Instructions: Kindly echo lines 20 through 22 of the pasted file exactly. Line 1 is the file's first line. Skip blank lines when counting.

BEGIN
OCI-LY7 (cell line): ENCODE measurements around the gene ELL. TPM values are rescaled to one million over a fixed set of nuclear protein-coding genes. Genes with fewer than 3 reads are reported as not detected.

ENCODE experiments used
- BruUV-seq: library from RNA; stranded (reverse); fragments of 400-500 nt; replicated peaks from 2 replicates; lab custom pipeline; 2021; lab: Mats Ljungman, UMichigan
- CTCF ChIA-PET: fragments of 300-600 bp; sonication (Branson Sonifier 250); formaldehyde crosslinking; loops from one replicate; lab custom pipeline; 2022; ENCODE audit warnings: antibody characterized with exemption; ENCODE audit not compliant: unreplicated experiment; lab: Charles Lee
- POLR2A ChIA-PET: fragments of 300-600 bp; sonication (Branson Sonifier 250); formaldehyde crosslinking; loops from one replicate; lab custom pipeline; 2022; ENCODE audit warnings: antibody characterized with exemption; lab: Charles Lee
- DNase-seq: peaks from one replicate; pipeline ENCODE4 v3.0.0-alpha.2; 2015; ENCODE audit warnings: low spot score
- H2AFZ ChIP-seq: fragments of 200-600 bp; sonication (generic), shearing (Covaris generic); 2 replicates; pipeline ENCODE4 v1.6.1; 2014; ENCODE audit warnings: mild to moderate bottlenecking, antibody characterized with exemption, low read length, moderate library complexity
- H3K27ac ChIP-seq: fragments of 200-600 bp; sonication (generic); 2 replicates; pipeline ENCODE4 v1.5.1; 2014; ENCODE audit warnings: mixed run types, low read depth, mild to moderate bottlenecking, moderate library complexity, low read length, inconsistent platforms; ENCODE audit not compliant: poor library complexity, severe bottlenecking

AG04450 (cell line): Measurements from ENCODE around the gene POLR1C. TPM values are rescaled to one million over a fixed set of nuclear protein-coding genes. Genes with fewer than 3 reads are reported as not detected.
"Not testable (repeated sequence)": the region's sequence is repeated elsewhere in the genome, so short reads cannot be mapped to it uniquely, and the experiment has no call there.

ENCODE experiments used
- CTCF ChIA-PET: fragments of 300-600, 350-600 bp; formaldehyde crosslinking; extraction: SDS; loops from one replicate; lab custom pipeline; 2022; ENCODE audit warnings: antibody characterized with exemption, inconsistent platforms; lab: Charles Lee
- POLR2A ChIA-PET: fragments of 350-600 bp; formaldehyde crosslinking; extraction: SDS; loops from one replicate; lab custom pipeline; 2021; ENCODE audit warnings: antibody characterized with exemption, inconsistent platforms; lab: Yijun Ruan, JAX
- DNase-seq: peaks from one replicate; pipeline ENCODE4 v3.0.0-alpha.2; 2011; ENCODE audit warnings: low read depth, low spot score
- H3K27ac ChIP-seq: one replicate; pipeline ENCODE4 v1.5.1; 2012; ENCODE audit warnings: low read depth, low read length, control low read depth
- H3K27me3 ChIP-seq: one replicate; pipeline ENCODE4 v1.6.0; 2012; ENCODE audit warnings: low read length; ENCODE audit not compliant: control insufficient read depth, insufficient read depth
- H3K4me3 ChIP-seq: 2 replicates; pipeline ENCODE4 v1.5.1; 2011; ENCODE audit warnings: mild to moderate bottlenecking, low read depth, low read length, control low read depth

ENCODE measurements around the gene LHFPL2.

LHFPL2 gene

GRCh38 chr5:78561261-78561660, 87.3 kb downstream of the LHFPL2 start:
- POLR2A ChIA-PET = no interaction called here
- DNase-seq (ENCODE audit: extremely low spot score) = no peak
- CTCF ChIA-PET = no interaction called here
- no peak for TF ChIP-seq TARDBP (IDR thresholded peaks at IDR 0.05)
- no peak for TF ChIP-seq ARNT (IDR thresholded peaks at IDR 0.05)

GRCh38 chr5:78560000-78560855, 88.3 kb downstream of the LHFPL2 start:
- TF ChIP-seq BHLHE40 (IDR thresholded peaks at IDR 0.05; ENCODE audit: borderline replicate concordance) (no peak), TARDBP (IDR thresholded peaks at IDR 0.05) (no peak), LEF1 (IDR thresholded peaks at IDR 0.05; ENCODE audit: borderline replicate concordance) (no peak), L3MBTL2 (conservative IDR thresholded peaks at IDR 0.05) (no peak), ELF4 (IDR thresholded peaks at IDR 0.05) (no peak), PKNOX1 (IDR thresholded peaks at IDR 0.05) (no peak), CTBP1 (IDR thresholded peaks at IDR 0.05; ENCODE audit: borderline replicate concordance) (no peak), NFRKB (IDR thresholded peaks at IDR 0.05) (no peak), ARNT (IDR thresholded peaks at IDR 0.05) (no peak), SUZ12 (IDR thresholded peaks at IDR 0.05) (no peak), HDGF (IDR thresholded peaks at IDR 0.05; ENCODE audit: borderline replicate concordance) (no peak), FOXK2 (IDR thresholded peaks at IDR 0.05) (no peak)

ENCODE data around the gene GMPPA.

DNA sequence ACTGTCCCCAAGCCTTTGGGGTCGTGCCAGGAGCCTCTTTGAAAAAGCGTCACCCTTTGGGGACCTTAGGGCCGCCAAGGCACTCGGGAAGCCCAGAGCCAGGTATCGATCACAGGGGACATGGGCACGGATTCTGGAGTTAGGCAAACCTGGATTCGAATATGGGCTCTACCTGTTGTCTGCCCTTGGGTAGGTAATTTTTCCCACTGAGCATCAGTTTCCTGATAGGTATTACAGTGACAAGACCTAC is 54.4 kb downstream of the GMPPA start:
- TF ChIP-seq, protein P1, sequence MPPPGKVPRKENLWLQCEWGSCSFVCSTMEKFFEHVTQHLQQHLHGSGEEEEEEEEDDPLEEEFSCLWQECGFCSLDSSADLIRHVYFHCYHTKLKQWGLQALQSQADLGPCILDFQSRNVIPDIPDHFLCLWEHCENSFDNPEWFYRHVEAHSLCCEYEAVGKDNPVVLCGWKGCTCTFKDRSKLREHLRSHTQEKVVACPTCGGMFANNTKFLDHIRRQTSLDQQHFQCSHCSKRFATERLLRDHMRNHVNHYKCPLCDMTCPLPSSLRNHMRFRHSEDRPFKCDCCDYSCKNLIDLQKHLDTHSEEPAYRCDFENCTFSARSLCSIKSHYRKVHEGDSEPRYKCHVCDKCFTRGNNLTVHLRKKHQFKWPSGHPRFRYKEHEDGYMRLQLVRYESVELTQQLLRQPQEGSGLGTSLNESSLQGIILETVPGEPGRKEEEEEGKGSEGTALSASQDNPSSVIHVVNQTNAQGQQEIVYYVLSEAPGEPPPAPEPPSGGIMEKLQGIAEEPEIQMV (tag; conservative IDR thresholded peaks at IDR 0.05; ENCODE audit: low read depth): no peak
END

GRCh38 chr5:78561261-78561660, 87.3 kb downstream of the LHFPL2 start:
- POLR2A ChIA-PET = no interaction called here
- DNase-seq (ENCODE audit: extremely low spot score) = no peak